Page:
In November, voters eschewed conventional wisdom, putting billionaire businessmen with no prior political experience into the White House and governor’s mansion.
Six months into their terms, could we be seeing signs of buyer’s remorse?
At 36 percent approval, President Donald Trump has the lowest approval rating of any U.S. president in the 70-year history of presidential polling.
Meanwhile, in Morning Consult polls conducted in April and July, Gov. Jim Justice’s approval ratings among West Virginia voters fell a total of 17 percent, dropping him from the 15th most popular governor in the U.S. to 34th.
What can we make of this? First of all, from my perspective, other than being billionaires, the two men seem to have very little in common.
Trump flaunts his wealth; Justice lives comparatively modestly, even driving himself to the Capitol from his home, a non-opulent one-story rancher in Lewisburg.
Trump, meanwhile, seems to have very little interest in or comprehension of policy details. He praised the House version of the health care repeal and replace bill as a great plan in a Rose Garden ceremony, then subsequently declared it to be “mean” and called on the Senate to revise it, before demanding that the existing law simply be repealed outright.
In this week’s New York Times interview, Trump seemed to lack a basic understanding of even what health insurance is, describing something that sounded much more like life insurance.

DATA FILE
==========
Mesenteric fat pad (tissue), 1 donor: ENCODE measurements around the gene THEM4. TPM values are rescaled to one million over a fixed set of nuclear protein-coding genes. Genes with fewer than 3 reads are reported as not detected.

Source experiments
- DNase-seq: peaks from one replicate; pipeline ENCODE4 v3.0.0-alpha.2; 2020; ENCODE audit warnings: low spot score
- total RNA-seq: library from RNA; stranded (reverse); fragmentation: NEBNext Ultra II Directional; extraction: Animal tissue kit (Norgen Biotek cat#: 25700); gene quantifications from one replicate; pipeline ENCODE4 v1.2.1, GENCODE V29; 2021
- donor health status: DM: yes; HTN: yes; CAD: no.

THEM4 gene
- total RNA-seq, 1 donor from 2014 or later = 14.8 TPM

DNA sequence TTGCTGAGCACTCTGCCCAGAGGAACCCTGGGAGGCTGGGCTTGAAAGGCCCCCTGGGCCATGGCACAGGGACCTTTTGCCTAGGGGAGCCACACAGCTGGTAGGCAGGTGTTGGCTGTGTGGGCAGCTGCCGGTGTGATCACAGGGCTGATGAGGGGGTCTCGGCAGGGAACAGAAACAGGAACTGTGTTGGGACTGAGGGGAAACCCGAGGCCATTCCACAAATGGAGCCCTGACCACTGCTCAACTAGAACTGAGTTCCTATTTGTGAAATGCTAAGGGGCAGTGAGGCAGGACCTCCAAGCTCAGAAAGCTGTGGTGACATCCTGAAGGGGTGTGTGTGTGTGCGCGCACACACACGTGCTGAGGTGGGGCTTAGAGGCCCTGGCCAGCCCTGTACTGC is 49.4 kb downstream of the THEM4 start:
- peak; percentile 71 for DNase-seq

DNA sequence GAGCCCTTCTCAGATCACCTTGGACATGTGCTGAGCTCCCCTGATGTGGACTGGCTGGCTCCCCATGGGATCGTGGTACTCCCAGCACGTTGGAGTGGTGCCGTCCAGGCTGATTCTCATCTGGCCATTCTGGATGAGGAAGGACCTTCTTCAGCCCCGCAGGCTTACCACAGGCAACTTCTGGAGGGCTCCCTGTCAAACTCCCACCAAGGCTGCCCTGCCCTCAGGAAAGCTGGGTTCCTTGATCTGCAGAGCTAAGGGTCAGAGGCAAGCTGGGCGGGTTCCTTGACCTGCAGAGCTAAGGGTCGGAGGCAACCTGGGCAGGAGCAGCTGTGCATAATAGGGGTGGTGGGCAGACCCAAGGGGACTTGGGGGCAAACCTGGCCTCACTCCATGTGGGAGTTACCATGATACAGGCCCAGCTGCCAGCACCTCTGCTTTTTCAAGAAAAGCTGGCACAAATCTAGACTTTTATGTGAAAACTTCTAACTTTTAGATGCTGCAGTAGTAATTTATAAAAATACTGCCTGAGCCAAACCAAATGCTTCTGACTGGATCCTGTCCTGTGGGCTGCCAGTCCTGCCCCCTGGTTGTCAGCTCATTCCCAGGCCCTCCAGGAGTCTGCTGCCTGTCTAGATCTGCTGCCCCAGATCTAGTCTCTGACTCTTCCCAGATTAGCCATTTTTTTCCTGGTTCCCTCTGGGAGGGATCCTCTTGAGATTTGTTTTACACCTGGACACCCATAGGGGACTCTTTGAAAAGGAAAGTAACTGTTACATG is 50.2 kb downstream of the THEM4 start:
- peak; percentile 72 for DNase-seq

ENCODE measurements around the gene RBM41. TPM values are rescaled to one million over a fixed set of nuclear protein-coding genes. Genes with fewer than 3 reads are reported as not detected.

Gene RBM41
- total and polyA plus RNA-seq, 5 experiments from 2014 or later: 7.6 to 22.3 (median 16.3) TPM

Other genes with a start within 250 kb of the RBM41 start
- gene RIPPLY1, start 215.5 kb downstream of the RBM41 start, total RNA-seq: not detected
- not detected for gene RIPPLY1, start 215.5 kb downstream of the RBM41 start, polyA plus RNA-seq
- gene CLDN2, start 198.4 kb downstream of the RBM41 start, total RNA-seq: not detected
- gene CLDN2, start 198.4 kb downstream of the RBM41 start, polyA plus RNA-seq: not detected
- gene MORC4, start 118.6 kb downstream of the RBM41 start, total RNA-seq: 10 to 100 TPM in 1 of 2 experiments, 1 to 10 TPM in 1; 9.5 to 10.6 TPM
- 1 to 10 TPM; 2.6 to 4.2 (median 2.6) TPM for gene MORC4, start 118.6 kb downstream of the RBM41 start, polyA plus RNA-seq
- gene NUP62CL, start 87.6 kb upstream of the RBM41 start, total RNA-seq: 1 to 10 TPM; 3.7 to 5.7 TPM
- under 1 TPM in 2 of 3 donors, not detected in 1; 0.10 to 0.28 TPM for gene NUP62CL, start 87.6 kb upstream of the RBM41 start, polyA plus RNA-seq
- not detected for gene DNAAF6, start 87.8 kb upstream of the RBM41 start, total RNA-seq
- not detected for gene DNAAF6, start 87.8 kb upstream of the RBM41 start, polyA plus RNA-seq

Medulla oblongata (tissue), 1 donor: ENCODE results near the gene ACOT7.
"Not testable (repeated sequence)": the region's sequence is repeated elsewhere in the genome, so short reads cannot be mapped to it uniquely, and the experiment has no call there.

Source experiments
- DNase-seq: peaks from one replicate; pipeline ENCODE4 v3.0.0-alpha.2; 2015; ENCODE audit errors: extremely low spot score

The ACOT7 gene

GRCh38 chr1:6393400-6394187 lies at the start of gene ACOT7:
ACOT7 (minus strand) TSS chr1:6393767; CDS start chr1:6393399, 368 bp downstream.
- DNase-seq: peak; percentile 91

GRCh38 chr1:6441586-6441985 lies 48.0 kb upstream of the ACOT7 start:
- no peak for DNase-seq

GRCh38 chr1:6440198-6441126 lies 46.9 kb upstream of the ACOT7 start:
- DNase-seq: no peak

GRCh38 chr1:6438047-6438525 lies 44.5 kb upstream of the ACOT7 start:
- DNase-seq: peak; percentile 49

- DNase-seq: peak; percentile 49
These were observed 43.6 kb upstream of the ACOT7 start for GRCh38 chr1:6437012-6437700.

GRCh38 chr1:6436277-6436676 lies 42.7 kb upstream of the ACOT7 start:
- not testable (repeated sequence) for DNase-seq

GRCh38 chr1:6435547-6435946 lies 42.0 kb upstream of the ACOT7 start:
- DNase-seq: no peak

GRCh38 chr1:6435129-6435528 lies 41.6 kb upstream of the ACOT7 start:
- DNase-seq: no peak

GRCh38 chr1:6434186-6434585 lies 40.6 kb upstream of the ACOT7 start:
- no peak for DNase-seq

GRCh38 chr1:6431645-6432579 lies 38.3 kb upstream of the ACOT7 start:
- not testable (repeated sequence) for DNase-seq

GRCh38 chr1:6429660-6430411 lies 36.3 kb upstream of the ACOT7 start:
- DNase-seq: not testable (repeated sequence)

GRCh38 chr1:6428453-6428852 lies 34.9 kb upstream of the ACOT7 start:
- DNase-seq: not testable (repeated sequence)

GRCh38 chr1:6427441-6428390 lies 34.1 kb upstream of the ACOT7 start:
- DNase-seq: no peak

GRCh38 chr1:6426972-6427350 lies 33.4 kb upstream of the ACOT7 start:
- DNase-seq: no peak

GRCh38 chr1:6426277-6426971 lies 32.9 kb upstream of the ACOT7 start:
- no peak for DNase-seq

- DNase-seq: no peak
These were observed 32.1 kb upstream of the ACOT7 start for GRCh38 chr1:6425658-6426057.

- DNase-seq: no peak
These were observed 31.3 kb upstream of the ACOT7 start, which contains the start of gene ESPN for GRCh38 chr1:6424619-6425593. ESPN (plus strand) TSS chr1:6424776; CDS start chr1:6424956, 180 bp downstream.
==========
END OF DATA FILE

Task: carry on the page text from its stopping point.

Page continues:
By contrast, Justice was fully engaged in the state budget negotiations, acting at one point as mediator-in-chief, negotiating with the various political factions in the Legislature. He also displayed a thorough knowledge of the budget process, and could immediately tell you how a proposed fraction of a percent increase or decrease in the sales tax or income tax would affect revenue numbers.
In six months, Trump has had no major legislative victories. While Justice had many defeats — the Save Our State development fund, teacher pay raises, increased funding for tourism promotion — he gained a significant victory in getting the Legislature to approve $140 million a year in tax and fee increases for the Road Fund, and he could have a major victory if he convinces voters on Oct. 7 to approve using that money to underwrite $1.6 billion of road bonds.
The biggest difference between the two men, in my opinion, is empathy. Trump seems to have empathy for no one but himself, willingly throwing associates and aides under the bus to save his hide, and willing to cause harm to millions of supporters simply to achieve that elusive legislative “win.”